[Poll] What Company Provides the Best HTML5 Framework and Toolset?

HTML5 and the mobile Web is starting to catch up with native apps, at least in terms of developer attention. Many developers are rushing to create HTML5-ready mobile websites or hybrid apps and need the proper tools to create dynamic apps that will function across platforms. As such, there is an arms race in the HTML5 ecosystem to create tools that developers will need to produce quality apps and content for the mobile Web, Android and iOS. More

Death By Wikipedia: Encyclopedia Britannica Stops Printing

Death By Wikipedia: Encyclopedia Britannica Stops Printing

So many things about printed encyclopedias seem insane now. The space that dozens of volumes takes up. How much an entire set weighs (well over 100 pounds). The fact that many middle class families used to have to pay for them in regular installments. How slowly they are updated with new information.

Today, we have a reservoir of infinite knowledge, most of which is virtually free to access. It takes up no more physical space than the tiny devices we use to view it. More

Stephen Wolfram Thinks Instagram is

Stephen Wolfram Thinks Instagram is “Completely Nuts” For Writing Its Own Photo Filters

The easy news at South by Southwest yesterday was that Instagram has reached 27 million users and has indeed built the expected Android version. The hard news is that it may have wasted lots of time and effort along the way.

In a talk today entitled “Computation and Its Impact on the Future”, Stephen Wolfram took a rapt audience on a tour of Wolfram Alpha and the Mathematica kernel that underlies it. To demonstrate Mathematica’s capabilities, he wrote some software right in front of us to upload and filter photos. It took 10 seconds and two lines of code. More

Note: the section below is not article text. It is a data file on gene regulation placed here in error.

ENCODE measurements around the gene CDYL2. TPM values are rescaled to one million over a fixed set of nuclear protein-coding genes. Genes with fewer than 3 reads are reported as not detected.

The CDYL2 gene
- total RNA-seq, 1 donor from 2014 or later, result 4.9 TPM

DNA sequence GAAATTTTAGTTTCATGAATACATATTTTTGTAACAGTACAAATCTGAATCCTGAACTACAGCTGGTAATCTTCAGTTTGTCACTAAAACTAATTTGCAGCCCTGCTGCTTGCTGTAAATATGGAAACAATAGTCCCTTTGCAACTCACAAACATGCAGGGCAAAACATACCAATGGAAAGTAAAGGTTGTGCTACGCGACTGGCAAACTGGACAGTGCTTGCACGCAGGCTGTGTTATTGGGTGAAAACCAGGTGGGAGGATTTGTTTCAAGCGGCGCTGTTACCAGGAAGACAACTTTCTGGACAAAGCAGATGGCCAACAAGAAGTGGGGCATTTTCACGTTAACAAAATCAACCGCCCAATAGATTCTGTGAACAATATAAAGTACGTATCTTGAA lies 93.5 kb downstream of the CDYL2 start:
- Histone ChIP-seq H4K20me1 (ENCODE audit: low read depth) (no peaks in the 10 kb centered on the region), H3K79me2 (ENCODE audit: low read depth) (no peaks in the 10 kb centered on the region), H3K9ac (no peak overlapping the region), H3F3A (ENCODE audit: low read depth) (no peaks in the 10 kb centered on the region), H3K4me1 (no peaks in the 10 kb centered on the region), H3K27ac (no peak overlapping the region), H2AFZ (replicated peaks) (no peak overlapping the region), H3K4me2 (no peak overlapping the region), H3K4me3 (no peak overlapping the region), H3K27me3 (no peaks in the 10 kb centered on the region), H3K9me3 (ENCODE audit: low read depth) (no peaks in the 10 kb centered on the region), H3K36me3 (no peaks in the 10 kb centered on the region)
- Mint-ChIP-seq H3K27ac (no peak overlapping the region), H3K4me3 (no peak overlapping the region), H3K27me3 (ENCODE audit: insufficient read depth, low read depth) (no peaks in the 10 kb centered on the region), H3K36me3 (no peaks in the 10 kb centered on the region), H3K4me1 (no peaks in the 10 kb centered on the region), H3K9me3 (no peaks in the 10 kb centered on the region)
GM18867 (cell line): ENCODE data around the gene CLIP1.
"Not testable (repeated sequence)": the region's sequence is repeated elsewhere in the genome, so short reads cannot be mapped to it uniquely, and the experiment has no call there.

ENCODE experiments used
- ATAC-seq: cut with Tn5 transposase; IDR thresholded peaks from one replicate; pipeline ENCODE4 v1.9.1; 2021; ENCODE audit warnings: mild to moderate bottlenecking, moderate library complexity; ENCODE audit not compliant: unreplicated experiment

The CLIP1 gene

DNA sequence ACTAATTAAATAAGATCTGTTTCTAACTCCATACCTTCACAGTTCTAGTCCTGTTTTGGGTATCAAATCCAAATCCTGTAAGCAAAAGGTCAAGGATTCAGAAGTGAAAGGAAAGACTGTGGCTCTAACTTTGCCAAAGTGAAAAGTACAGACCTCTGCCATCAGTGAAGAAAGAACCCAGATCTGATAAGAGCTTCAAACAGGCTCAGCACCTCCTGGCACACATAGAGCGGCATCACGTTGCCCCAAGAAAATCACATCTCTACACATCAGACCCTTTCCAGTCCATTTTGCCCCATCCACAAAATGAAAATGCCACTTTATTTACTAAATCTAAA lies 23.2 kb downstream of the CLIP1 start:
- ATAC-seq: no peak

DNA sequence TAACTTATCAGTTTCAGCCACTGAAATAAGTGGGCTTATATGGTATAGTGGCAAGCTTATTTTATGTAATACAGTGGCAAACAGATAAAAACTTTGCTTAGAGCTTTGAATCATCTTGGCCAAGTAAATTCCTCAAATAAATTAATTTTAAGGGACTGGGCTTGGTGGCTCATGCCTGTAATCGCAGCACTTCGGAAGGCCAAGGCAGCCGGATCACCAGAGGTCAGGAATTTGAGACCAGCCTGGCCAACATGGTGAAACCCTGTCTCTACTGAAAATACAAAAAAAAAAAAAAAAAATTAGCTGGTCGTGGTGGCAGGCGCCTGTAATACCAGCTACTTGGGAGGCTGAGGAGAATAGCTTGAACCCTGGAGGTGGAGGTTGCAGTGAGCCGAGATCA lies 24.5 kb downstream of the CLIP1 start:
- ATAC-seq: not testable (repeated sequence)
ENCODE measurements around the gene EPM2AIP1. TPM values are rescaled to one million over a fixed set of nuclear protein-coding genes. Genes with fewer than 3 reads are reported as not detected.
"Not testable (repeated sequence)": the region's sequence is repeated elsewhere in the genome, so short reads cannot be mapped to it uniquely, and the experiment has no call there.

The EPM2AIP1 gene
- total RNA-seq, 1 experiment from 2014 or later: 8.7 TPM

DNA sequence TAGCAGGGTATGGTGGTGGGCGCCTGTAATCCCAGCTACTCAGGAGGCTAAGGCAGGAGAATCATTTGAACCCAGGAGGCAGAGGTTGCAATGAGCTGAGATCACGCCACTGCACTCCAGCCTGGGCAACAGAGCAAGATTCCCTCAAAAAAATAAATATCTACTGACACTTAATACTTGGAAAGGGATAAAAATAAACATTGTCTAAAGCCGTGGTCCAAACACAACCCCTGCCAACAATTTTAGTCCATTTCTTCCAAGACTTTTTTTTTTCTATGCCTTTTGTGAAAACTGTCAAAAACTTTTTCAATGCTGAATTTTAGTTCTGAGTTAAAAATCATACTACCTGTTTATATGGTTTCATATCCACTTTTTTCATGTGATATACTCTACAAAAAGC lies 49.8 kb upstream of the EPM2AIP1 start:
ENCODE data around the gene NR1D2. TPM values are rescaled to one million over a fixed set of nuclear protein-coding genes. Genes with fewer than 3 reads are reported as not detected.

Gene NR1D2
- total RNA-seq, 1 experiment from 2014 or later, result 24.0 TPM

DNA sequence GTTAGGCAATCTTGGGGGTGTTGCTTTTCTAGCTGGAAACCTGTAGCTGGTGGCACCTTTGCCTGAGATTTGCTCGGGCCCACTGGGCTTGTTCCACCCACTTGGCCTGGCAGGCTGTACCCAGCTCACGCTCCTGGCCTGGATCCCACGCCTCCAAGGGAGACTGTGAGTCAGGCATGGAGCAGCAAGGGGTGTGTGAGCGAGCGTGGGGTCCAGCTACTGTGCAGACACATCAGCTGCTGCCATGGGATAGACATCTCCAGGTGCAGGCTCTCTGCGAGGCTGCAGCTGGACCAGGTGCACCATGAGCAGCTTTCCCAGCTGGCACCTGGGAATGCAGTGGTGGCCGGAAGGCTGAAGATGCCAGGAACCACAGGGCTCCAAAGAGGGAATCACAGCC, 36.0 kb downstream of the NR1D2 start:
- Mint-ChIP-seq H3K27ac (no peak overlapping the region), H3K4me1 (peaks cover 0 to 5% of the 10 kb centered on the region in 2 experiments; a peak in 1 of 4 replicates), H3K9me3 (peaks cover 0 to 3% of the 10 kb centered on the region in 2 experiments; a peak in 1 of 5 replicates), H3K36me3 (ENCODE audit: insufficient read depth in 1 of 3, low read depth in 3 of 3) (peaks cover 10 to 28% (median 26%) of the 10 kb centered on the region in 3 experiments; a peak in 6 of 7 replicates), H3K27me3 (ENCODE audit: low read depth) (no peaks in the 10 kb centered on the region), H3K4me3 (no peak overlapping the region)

5 Things I Learned About the Future from Stephen Wolfram

5 Things I Learned About the Future from Stephen Wolfram

Lots of the knowledge dropped at South By Southwest Interactive is vertical. In the sense that tech people use that word, “vertical” means focused on a particular market or problem and all its implications from top to bottom. Talks tend to be about the business of this or that, or the makers of one app will talk about how they did it. More

[STUDY] Why Do People Use Instagram?

[STUDY] Why Do People Use Instagram?

Instagram is the iPhone photographer’s app of choice, and it’s not just because of those slice and dice filters. Are Instagram users hasty and lazy, or do they actually take time to craft the photos before uploading them? A study done back when Instagram was fairly new suggests that the hardcore users of the Instagram app are anything but lazy. In fact, they might be using this tiny app to create art and build beautiful new communites. Before Zachary McCune joined @piictu as a community manager, he found himself in the UK on a fellowship studying the software users of Instagram. More